Over the years, UPCM acquired mining properties with vast acreage and water rights in and around Park City, including the Deer Valley area. It began developing the surface of the land in the early 1960s. Park City Ski Resort, then known as Treasure Mountain Resort, opened in late 1963 with base and summit facilities, chair lifts, and a gondola. Also, a nine-hole golf course was developed adjacent to the base facilities. The operations continued to grow each year, but additional development was required to establish Park City as a destination resort.

In 1970, Edgar Stern of Royal Street made a proposal to Anaconda and ASARCO to expand the development of UPCM's resort properties. Stern proposed a partnership in which UPCM would contribute the land and water, including its existing Park City ski operations and resort properties. Royal Street would manage and develop the resort and find a third partner to contribute capital. For tax reasons, the parties formed a closely held corporation instead of a partnership. Thus, GPCC was formed.

In 1971, a series of land and water agreements and land leases were executed (collectively referred to as the 1971 agreements). In those agreements, UPCM sold Park City Ski Resort to GPCC, along with all of the base facilities and other personal property, 4200 acres of development property, and water rights. The selling price was $6,126,000 payable over time. UPCM also leased nearly 6000 acres for ski runs to GPCC for twenty years with a twenty-year extension for a rental based on a percentage of ski-lift revenues. In return, UPCM received the right to participate in the growth of the ski resort as GPCC's major shareholder and senior creditor.

Throughout much of 1972, 1973, and 1974, GPCC experienced financial problems. UPCM charges that Royal Street committed management errors, including overexpansion, negligent construction practices, construction cost overruns, and unsound debt/equity ratios, which, when combined with rising interest rates, generated substantial book losses for GPCC. By the summer of 1974, GPCC was highly leveraged and unable to service its growing debt, then in excess of 20 million dollars.

In early 1975, GPCC failed to make substantial payments due UPCM under the 1971 agreements. UPCM was entitled under the cross-default provisions to terminate all of the agreements and take possession of the resort facilities and all other unconveyed properties covered by the agreements. Instead, UPCM restructured the agreements through a series of amendments entered into in 1975. UPCM continued to sell its properties and water rights for the 1971 prices but with extended payments. UPCM gave up its major equity interest in GPCC and extended the ski leases for two additional twenty-year terms. At a special stockholders' meeting held October 7, 1975, the restructuring was approved. A proxy statement explaining the proposal had been mailed to each stockholder prior to the meeting. As will be hereafter more fully discussed, six stockholders wrote the board expressing concern over the adequacy of the information in the proxy statement and questioning the fairness of the proposal to UPCM.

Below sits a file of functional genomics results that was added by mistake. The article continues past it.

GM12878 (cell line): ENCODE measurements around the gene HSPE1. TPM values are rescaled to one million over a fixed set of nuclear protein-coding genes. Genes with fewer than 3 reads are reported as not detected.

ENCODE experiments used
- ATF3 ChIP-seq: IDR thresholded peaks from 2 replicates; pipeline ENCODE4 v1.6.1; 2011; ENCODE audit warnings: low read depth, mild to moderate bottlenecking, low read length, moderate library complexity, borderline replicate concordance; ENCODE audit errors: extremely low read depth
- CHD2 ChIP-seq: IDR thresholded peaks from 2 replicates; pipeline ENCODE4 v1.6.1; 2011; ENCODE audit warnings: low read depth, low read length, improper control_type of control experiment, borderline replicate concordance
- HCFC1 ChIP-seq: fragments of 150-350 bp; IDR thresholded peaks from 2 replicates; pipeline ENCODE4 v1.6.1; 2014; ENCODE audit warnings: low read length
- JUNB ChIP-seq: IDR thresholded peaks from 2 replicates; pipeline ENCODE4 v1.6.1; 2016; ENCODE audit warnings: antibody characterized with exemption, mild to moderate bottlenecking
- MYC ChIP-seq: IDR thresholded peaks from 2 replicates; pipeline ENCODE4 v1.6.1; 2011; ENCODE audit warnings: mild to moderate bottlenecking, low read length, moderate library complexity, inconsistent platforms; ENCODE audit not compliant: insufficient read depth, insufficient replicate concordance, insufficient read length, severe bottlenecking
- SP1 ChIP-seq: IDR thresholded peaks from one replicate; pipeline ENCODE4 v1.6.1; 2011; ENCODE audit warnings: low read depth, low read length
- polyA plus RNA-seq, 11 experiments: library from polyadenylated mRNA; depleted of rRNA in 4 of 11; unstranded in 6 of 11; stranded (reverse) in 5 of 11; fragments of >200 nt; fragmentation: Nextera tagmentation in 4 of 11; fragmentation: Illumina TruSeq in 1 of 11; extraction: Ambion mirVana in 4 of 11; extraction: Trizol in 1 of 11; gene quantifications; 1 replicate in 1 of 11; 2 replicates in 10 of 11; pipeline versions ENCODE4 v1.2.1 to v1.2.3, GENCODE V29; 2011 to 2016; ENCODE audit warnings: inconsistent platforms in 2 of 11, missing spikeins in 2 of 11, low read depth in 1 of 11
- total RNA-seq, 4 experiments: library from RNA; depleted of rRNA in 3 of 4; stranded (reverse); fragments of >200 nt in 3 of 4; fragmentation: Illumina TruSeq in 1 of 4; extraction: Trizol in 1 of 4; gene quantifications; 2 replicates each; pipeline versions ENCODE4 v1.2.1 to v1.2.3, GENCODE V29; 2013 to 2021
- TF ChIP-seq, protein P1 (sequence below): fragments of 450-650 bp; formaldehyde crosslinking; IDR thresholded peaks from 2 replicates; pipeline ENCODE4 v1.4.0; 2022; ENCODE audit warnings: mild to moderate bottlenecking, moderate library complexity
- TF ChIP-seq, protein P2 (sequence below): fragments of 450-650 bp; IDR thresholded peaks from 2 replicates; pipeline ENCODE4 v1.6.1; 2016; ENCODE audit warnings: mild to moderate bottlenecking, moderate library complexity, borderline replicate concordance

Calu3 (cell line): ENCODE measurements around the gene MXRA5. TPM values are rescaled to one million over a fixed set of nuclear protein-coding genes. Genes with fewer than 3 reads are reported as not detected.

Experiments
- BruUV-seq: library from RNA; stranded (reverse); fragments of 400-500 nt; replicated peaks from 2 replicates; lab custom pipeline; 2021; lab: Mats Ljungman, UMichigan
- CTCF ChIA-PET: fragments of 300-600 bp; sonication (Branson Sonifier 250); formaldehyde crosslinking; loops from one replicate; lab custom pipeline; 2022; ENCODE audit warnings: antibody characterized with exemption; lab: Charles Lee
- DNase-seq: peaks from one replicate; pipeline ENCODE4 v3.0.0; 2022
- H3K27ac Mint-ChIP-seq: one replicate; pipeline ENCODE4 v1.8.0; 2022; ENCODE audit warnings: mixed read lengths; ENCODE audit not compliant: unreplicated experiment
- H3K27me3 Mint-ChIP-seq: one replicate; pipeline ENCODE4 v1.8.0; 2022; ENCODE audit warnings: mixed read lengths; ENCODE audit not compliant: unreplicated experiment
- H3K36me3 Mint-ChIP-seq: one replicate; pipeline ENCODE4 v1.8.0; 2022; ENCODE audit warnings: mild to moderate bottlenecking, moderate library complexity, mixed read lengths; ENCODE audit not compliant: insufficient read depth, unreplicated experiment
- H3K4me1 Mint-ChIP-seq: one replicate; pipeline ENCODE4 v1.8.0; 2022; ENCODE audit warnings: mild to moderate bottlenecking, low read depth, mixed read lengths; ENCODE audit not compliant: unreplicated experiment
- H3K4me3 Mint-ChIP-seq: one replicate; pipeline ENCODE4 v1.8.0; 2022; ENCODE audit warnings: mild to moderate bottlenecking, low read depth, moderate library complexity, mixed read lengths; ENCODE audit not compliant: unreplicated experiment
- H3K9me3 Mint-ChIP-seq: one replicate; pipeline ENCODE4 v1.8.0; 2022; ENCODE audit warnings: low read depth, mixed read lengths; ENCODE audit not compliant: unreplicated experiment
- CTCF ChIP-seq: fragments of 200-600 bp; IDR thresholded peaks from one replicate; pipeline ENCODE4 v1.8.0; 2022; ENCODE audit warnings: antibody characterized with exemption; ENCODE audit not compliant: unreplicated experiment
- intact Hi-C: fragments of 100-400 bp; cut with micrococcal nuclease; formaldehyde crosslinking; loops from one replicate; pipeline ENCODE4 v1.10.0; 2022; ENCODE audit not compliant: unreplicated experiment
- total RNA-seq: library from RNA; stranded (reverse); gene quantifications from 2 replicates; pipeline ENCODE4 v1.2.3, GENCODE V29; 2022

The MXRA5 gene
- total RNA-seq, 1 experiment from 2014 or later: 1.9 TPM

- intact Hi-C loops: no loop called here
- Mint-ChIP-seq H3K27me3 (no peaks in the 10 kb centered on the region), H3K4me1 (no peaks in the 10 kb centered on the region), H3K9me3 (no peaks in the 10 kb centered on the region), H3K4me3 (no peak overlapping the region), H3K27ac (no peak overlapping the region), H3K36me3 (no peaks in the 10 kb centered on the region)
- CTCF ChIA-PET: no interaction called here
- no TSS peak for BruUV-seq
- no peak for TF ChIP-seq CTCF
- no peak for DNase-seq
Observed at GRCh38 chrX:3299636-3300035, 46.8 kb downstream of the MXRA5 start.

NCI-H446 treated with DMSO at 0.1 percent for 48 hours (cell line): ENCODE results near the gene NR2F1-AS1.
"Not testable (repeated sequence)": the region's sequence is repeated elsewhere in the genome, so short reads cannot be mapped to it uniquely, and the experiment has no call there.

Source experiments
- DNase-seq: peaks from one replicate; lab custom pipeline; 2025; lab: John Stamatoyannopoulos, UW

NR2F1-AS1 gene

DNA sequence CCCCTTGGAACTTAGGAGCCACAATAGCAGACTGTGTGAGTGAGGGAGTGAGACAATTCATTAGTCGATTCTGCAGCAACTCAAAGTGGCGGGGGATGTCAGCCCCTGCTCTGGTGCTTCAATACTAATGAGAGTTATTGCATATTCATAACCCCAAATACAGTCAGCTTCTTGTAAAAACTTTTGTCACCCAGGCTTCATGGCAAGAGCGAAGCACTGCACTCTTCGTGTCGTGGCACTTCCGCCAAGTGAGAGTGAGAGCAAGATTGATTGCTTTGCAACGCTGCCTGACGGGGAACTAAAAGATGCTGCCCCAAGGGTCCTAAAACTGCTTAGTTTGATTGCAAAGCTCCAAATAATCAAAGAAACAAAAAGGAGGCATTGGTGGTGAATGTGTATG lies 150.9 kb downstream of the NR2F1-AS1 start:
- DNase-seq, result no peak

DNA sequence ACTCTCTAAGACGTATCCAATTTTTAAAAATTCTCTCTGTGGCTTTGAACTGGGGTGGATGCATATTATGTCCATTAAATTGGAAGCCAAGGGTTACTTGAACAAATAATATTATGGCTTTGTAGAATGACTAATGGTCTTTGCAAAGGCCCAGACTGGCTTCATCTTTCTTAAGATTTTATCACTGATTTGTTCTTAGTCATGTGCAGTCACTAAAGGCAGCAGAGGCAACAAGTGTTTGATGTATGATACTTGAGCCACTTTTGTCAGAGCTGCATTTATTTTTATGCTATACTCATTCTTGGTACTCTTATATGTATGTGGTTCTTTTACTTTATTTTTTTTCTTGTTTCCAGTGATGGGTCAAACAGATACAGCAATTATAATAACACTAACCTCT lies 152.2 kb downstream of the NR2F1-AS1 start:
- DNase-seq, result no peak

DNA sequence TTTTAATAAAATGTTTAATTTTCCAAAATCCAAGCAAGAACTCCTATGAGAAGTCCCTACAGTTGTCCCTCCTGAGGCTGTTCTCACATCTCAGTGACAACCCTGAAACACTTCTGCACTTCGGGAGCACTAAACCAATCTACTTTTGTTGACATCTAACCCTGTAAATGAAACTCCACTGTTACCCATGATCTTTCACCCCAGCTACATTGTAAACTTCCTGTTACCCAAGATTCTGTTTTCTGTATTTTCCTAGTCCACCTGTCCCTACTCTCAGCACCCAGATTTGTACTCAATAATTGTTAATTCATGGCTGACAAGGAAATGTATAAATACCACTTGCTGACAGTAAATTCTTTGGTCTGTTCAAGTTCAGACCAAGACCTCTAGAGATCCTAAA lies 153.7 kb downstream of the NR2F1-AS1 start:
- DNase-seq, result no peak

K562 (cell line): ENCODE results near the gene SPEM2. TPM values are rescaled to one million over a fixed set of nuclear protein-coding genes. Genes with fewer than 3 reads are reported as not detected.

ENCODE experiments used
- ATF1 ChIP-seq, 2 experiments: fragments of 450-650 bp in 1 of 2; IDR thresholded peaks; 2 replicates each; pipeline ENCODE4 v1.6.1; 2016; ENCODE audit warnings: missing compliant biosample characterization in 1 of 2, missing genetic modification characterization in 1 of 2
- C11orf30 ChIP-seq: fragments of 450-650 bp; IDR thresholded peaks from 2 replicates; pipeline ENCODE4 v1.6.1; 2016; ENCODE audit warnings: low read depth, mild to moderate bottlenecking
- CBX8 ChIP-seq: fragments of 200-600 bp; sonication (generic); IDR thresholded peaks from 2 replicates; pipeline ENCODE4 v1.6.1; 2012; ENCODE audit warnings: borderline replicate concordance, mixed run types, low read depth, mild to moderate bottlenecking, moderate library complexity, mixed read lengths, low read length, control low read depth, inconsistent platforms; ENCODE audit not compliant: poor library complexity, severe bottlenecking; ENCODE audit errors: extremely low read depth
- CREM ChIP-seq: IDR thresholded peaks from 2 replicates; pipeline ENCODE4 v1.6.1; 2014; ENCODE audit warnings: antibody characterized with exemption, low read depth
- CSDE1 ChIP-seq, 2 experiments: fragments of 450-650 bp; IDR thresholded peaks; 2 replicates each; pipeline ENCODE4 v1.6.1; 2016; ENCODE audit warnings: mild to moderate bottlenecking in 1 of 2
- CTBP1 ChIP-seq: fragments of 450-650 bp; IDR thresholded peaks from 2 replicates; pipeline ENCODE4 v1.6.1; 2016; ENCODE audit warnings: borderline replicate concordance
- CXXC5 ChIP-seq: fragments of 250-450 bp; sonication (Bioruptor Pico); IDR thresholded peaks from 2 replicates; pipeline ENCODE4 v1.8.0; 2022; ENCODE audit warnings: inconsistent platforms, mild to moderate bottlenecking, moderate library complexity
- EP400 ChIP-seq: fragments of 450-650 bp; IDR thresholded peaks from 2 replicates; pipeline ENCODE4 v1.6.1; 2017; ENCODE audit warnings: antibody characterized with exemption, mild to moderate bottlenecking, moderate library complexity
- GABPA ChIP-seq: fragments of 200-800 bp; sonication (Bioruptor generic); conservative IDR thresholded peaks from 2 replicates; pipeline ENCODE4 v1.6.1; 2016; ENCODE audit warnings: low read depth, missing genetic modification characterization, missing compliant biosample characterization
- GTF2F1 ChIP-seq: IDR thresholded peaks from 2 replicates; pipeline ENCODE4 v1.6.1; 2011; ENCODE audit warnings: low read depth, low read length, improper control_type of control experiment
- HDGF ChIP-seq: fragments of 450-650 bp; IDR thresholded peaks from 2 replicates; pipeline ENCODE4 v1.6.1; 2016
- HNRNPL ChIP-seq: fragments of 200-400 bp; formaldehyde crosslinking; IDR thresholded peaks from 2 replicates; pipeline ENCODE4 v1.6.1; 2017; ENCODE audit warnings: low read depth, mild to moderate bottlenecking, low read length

In August 1985, Anaconda and ASARCO sold their stock in UPCM. New management took control and one year later instigated this lawsuit. In 1988, an amended complaint named Anaconda and ASARCO as defendants. UPCM contends that prior to 1985, Anaconda and ASARCO controlled the board of directors by electing a majority of the board. It asserts that all of the directors were their employees, former employees, attorneys, bankers, and other persons who, due to contractual and historical relationships with Anaconda and ASARCO, did not act independently for the best interests of UPCM. UPCM alleges that once new management arrived, apparent violations of the 1975 restructured agreements by GPCC and Royal Street led to an investigation of the circumstances surrounding their making.

The amended complaint charges that Anaconda and ASARCO, as controlling shareholders of UPCM in 1975, breached their fiduciary duties to UPCM by causing it to give up, for grossly inadequate consideration, its valuable interests in the ski operations and development properties to protect and concentrate on their interests in Park City Ventures. The latter was a joint venture formed in 1970 by Anaconda and ASARCO to mine UPCM's properties. Anaconda and ASARCO caused UPCM to lease to Park City Ventures all of its mining property and equipment, with Anaconda and ASARCO receiving two-thirds of the net mining profits. It is not suggested that either Anaconda or ASARCO secretly profited in any way by the 1975 restructuring.

UPCM further alleges that Royal Street and Morgan-Fidelity owed fiduciary duties to UPCM as co-shareholders with UPCM in GPCC and breached those duties by obtaining unfair advantage over UPCM in the 1975 restructuring. Finally, it is alleged that GPCC and AMOT, to their financial advantage, aided and abetted the fiduciary duty breaches by Anaconda, ASARCO, Royal Street, and Morgan-Fidelity.

The amended complaint contains twelve claims for relief. The first and second claims seek damages from Anaconda and ASARCO for breaches of their fiduciary duties of loyalty,...